A Pennsylvania jury was expected to begin deliberations today in the state’s first trial involving Xarelto and internal bleeding.
The plaintiff, an Indiana woman, claims that she suffered a serious gastrointestinal bleed after taking Xarelto for a little over a year. She has accused Bayer and Johnson & Johnson of manipulating clinical trial data to make the new-generation blood thinner appear safer and more effective than competing drugs.
The plaintiff also alleges that the companies understated the true potential for Xarelto to cause internal bleeding.
During Friday’s closing statements in the Philadelphia Court of Common Pleas, one of the plaintiff’s attorneys urged the jury to reject what he asserted were the defendants’ false arguments.
“We live in a world today where it’s getting harder every day to tell that which is fact from that which is fake. It’s getting harder and harder to keep all that straight, and it happened right here in this courtroom,” he said. “Bayer comes from a world where fact is fake and fake is fact.”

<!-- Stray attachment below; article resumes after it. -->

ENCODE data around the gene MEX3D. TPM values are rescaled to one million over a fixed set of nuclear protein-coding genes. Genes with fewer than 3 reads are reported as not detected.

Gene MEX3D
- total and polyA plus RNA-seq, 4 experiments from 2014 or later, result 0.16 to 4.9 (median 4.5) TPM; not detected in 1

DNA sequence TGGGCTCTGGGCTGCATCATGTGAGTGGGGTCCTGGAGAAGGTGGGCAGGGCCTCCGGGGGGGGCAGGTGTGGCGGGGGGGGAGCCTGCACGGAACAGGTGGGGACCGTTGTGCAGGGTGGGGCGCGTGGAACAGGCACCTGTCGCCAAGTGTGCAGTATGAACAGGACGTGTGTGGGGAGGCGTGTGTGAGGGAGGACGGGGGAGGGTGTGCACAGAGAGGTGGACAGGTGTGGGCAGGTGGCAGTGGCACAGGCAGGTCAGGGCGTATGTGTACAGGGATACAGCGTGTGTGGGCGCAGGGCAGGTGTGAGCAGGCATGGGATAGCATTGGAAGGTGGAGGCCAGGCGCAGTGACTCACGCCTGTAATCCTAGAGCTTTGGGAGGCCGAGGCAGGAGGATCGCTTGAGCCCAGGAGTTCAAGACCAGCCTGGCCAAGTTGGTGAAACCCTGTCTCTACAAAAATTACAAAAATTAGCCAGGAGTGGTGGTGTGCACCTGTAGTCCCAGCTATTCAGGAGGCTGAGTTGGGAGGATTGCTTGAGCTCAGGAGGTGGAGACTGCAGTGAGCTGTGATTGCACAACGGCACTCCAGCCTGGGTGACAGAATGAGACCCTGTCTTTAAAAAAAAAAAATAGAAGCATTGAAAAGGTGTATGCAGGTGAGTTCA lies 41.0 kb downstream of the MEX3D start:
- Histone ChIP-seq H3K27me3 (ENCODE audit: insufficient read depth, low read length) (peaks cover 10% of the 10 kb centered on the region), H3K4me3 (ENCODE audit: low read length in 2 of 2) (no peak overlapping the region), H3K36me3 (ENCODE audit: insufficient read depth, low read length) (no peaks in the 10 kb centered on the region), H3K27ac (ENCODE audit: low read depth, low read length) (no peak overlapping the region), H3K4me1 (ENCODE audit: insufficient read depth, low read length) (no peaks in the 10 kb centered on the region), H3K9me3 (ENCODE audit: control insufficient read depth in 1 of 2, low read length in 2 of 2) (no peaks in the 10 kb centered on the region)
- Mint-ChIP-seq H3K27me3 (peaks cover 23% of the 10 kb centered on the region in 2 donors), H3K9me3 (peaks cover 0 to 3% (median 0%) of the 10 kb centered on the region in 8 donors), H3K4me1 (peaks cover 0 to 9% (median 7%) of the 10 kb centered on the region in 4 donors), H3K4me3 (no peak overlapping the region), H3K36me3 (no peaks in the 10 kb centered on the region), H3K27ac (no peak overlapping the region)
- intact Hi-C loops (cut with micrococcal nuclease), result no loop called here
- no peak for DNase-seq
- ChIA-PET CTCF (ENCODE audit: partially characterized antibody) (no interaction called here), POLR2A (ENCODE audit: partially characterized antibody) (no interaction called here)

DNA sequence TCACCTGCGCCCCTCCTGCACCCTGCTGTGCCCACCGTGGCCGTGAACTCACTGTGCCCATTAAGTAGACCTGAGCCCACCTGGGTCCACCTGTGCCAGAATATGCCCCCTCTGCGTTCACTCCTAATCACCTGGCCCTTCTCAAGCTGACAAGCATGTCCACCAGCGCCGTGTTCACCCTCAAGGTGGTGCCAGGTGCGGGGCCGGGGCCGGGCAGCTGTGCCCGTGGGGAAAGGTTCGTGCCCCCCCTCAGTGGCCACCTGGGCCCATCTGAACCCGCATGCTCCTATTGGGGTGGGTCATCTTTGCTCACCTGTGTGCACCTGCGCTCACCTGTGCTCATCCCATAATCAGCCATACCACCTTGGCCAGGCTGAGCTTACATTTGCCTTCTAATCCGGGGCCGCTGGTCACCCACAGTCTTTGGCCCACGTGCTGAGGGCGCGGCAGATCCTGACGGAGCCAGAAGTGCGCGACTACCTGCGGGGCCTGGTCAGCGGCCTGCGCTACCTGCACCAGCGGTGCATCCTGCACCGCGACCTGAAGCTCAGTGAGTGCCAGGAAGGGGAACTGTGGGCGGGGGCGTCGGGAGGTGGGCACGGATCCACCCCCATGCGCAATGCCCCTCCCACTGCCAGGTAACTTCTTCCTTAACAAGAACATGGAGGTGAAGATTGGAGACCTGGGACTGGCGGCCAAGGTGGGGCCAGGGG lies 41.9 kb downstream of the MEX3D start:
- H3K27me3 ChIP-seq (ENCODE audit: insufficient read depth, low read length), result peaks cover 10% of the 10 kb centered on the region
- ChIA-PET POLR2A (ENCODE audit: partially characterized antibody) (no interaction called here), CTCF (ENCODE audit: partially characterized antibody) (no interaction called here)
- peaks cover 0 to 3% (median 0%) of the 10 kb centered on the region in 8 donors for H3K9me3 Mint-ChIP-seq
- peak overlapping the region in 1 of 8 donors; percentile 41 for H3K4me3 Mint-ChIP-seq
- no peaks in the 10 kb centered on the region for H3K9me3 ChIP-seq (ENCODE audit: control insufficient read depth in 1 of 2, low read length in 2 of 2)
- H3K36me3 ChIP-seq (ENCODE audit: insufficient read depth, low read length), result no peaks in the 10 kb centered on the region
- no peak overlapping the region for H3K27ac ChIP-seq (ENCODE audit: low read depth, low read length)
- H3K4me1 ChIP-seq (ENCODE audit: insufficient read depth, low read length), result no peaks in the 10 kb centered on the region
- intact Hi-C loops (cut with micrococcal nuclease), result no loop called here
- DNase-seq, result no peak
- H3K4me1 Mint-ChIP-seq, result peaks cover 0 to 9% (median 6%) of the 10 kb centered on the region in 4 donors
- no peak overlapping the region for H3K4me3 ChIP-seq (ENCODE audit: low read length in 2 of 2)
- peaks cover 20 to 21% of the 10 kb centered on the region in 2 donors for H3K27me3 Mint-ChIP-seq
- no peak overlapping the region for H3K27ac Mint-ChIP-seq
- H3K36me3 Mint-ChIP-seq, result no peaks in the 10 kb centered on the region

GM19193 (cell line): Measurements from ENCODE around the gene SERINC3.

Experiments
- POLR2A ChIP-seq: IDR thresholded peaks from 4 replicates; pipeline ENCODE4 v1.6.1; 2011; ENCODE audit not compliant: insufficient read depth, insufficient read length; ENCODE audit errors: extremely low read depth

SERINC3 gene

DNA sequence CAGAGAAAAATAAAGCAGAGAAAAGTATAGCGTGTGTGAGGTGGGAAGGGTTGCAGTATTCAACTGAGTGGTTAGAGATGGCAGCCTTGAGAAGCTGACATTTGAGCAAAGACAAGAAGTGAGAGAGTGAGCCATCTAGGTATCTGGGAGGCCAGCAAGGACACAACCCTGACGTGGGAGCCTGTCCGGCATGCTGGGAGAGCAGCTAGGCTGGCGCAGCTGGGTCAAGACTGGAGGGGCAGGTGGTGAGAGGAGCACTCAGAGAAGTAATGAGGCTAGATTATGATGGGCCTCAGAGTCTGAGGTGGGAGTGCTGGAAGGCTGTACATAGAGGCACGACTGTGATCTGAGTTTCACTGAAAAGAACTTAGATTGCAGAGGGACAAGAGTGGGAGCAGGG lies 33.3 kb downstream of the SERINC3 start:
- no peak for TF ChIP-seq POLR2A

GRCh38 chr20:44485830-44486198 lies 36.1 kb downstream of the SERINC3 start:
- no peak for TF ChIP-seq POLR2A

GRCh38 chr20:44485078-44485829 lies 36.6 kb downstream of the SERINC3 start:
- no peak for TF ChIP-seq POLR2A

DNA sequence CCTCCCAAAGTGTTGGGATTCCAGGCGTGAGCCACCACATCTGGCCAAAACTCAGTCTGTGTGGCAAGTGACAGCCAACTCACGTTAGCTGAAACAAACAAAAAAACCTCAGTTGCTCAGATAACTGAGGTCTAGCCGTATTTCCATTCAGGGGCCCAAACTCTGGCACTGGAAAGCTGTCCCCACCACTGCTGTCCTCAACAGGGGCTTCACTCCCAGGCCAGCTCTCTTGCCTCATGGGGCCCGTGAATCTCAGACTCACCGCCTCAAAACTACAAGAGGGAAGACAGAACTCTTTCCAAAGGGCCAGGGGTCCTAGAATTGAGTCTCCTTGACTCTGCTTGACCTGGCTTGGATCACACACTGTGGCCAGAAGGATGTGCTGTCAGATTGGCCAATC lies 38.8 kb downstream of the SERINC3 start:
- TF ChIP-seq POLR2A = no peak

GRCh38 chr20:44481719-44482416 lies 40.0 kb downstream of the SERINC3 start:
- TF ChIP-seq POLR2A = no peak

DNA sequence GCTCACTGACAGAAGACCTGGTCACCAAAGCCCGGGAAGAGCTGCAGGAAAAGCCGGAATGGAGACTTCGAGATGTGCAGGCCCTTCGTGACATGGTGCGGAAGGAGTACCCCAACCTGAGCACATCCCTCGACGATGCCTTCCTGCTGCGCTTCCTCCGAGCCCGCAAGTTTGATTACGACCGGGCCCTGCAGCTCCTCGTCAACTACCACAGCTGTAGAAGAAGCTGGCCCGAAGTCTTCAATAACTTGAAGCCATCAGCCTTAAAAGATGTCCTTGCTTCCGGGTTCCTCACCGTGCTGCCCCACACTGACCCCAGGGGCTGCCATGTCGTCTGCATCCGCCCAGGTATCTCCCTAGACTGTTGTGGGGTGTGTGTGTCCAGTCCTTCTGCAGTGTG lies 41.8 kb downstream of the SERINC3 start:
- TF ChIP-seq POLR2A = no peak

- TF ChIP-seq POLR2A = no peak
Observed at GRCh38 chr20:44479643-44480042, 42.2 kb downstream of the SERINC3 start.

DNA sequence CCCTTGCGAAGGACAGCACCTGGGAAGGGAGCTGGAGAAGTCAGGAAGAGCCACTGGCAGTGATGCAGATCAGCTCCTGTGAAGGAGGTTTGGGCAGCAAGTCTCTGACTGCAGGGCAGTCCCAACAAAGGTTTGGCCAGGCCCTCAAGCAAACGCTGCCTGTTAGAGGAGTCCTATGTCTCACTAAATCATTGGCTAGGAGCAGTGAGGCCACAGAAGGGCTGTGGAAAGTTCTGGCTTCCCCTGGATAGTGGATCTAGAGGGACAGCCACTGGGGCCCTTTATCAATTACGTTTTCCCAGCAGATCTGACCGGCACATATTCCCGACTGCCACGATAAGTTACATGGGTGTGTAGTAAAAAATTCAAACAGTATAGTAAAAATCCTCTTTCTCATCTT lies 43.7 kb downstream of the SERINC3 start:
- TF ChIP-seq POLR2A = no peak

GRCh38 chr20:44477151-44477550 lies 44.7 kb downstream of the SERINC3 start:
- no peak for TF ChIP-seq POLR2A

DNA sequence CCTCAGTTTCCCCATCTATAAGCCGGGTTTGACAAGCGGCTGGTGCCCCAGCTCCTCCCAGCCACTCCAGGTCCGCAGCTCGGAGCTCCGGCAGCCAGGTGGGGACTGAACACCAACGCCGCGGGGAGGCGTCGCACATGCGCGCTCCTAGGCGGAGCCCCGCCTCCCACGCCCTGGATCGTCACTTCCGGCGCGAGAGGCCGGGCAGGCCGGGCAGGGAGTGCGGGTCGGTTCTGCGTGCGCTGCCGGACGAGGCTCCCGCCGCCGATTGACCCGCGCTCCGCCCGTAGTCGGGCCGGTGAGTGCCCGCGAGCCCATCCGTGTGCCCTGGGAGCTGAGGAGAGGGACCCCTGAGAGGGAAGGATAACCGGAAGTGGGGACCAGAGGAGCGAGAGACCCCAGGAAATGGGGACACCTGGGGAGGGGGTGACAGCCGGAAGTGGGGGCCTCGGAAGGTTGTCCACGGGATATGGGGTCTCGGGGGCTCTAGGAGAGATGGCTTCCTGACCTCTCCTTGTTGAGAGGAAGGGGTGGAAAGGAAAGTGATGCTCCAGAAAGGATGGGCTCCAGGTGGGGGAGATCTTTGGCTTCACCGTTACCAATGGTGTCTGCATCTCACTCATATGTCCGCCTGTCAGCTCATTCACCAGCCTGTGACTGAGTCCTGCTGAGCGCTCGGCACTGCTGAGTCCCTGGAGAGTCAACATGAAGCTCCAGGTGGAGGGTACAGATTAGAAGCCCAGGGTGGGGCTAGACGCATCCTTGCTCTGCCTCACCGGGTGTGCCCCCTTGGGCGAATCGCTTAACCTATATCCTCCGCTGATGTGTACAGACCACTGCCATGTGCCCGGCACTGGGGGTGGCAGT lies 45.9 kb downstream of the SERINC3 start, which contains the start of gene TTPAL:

“It says Xarelto can cause bleeding in all their labels. This is fact. They can tweet it, they can say it as loud as they want that it’s not true, but that’s what it says,” the lawyer continued.
The Xarelto lawsuit is the first to go to trial in a mass tort program currently underway in the Philadelphia Court of Common Pleas that includes more than 1,800 similar cases.
Nationwide, Bayer and Johnson & Johnson have been named defendants in more than 2,100 lawsuits filed on behalf of individuals who suffered gastrointestinal bleeds, brain hemorrhages, hemorrhagic stroke, or other serious episodes of internal bleeding while taking Xarelto.
The majority of Xarelto lawsuits are pending in a federal multidistrict litigation now underway in the U.S. District Court, Eastern District of Louisiana. So far three cases have gone to trial in that proceeding, all of which concluded with defense verdicts.
Xarelto was approved by the U.S. Food & Drug Administration in October 2011. Its current indications include:
When it was first brought to market, Xarelto was touted as an improvement over a decades-old blood thinner called warfarin. Unlike those taking warfarin, Xarelto’s one-size-fits-all dosing regimen purportedly allows patients to avoid regular blood testing.
While both warfarin and Xarelto can cause episodes of internal hemorrhaging, bleeding associated with the older drug can be stopped via the administration of vitamin K. However, there currently exists no antidote to stop Xarelto-related bleeding.